# Kernel Regression

In Kernel Regression with a linear kernel, we have $$\beta = X\alpha = X^T(XX^T+\lambda I)^{-1}Y$$ and the normal Ridge Regression solution is $$\beta = (X^TX+\lambda I)^{-1}X^TY.$$ How can you prove that $X^T(XX^T+\lambda I)^{-1} = (X^TX+\lambda I)^{-1}X^T$?

Starting with

$$(X^TX)X^T + \lambda IX^T = (X^TX)X^T + \lambda IX^T$$

Use the associativity of matrix multiplication, and the fact that multiplication with a diagonal matrix is commutative, to obtain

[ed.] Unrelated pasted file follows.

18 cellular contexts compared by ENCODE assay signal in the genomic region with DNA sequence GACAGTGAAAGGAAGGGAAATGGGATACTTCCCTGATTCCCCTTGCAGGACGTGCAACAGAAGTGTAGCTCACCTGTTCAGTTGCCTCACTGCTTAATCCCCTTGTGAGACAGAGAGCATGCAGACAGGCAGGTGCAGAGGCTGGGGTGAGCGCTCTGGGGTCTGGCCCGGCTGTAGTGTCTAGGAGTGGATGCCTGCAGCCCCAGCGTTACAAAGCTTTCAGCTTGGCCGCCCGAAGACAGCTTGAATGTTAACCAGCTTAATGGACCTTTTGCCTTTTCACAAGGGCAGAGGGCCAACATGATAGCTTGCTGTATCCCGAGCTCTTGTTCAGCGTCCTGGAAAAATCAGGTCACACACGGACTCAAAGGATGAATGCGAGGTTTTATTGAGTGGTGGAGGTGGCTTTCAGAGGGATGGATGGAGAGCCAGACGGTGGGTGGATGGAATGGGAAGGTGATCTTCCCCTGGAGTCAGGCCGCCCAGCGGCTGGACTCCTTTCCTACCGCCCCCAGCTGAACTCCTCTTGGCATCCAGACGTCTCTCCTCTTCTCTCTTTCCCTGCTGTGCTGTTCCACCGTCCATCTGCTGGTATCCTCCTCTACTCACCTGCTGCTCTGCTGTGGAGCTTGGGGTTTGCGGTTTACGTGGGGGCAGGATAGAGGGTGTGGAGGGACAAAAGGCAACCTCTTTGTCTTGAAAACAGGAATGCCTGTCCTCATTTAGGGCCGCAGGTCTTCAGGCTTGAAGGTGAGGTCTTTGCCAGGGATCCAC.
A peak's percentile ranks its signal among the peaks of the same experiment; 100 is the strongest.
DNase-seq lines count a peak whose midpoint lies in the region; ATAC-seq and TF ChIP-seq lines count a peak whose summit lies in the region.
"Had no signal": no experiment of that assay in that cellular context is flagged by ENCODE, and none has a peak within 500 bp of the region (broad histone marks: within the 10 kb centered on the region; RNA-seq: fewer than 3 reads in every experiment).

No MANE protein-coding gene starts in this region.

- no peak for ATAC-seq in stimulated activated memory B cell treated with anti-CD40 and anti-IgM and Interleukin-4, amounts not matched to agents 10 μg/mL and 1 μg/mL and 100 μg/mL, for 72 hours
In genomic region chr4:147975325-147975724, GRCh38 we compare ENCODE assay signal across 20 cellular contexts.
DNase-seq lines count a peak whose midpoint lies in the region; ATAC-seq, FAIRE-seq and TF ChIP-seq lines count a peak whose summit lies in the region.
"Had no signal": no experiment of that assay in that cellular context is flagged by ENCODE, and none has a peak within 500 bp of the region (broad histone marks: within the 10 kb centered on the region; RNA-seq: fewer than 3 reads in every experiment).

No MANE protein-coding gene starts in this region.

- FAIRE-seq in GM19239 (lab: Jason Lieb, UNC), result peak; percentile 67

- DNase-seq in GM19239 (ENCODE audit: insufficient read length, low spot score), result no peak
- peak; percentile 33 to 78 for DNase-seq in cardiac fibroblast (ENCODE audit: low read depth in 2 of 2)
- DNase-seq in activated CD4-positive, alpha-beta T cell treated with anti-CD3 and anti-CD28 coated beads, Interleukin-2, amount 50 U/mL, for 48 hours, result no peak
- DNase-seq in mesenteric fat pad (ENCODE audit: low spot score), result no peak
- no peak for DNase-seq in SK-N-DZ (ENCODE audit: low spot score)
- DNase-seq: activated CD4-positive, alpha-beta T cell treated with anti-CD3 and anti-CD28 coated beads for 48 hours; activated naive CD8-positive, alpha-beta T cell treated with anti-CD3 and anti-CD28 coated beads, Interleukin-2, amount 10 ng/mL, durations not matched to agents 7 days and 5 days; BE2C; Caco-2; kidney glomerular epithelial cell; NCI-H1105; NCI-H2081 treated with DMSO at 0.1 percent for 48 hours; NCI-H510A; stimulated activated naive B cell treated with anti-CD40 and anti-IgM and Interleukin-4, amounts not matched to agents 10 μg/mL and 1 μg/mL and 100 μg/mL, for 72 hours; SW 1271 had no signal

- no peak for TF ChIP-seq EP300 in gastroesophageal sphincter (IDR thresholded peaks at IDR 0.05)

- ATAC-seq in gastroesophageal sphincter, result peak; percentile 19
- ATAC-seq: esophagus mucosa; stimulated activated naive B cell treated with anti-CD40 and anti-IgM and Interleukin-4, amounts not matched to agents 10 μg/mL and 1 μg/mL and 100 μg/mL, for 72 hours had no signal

$$(X^TX)X^T + \lambda IX^T = X^T(XX^T) + X^T\lambda I$$

Using distributivity of addition / multiplication,

$$(X^TX + \lambda I)X^T = X^T(XX^T + \lambda I)$$

for $\lambda > 0$, the matrices in the parentheses are positive definite and have an inverse. Simply multiply both sides on the left by $(X^TX + \lambda I)^{-1}$ and on the right by $(XX^T + \lambda I)^{-1}$.